Mecisteus of Argos

Summary

In Greek mythology, Mecisteus (/məˈsɪsˌt(j)s/; Ancient Greek: Μηκιστεύς Mēkisteús) was the son of Talaus and Lysimache. He was the father of Euryalus by Astyoche.[1]

MythologyEdit

Mecisteus participated in the attack on the city of Thebes with the Seven against Thebes, along with his brother Adrastus. In Aeschylus' tragedy Seven Against Thebes, Mecisteus is not among the seven champions who attack the seven gates of Thebes. The Bibliotheca, however, gives one version of the legend in which he replaces Tydeus as one of the seven.[2] Herodotus also writes that he was one of the attackers, although whether one of the seven champions or simply another leader is not made clear.[3] In the Iliad, Mecisteus attends the funeral games of Oedipus at Thebes, and wins all the boxing matches.[4]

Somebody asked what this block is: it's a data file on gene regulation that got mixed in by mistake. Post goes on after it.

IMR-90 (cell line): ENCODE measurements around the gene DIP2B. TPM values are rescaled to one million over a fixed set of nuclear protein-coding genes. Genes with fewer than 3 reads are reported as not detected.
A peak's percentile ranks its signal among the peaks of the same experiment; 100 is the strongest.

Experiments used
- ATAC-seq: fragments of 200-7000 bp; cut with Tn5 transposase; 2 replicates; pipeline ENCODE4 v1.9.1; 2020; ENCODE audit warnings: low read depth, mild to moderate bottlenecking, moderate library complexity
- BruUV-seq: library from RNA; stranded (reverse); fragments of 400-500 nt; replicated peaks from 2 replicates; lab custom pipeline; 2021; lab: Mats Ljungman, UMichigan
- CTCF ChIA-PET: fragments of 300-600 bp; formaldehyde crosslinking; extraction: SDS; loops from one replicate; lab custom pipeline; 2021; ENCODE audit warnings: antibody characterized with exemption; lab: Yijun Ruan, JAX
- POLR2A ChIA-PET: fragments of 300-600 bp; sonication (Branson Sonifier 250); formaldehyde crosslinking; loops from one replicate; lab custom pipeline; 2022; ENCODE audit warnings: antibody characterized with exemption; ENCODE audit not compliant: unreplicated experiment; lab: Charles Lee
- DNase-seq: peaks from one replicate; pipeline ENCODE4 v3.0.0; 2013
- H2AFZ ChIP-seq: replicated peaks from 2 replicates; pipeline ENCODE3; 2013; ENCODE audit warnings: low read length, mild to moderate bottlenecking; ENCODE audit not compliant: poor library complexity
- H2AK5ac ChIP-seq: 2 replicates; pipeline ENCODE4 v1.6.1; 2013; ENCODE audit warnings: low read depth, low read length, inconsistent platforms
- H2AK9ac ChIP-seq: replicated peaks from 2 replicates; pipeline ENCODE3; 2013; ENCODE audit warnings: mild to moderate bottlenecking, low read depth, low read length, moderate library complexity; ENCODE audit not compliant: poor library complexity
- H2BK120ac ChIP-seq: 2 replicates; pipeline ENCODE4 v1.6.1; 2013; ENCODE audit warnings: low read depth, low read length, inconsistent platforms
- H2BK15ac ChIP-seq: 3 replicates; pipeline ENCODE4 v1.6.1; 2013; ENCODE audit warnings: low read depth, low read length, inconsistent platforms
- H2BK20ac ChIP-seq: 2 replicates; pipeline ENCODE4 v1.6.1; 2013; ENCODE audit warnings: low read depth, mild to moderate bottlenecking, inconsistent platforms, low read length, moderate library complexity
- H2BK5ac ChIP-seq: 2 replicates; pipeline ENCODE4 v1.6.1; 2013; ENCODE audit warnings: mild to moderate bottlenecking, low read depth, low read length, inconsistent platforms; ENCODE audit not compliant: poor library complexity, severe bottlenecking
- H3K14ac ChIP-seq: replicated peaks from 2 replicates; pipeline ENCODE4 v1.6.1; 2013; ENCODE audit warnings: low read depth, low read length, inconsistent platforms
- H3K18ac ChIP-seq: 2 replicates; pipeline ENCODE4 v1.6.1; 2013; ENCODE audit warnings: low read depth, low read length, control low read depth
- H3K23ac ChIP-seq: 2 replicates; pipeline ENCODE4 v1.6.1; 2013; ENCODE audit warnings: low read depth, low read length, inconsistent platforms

NotesEdit

  1. ^ Tzetzes, Homeric Allegories, Prologue, 562
  2. ^ Bibliotheca 1.9.13.
  3. ^ Herodotus. Histories, 5.67.3.
  4. ^ Homer. The Iliad (translated by Richmond Lattimore). Chicago: University of Chicago Press, 1951, p. 468.

ReferencesEdit

  • Apollodorus, The Library with an English Translation by Sir James George Frazer, F.B.A., F.R.S. in 2 Volumes, Cambridge, MA, Harvard University Press; London, William Heinemann Ltd. 1921. ISBN 0-674-99135-4. Online version at the Perseus Digital Library. Greek text available from the same website.
  • Herodotus, The Histories with an English translation by A. D. Godley. Cambridge. Harvard University Press. 1920. ISBN 0-674-99133-8. Online version at the Topos Text Project. Greek text available at Perseus Digital Library.
  • Homer, The Iliad with an English Translation by A.T. Murray, Ph.D. in two volumes. Cambridge, MA., Harvard University Press; London, William Heinemann, Ltd. 1924. ISBN 978-0674995796. Online version at the Perseus Digital Library.
  • Homer, Homeri Opera in five volumes. Oxford, Oxford University Press. 1920. ISBN 978-0198145318. Greek text available at the Perseus Digital Library.